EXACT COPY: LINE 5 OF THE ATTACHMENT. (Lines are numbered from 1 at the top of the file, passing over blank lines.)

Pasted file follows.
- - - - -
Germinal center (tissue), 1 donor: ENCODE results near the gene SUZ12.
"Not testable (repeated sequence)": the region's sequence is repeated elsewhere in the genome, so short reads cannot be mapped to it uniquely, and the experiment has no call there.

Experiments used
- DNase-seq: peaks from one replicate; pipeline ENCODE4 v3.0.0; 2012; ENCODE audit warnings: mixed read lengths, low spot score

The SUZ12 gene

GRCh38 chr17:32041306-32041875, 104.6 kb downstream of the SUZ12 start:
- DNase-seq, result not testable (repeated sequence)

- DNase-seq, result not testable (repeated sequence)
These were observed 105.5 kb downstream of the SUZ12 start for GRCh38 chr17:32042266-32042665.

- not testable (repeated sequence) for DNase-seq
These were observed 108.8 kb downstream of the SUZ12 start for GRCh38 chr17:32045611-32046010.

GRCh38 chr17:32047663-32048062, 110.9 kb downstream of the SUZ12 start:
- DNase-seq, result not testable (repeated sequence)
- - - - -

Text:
The SUZ12 gene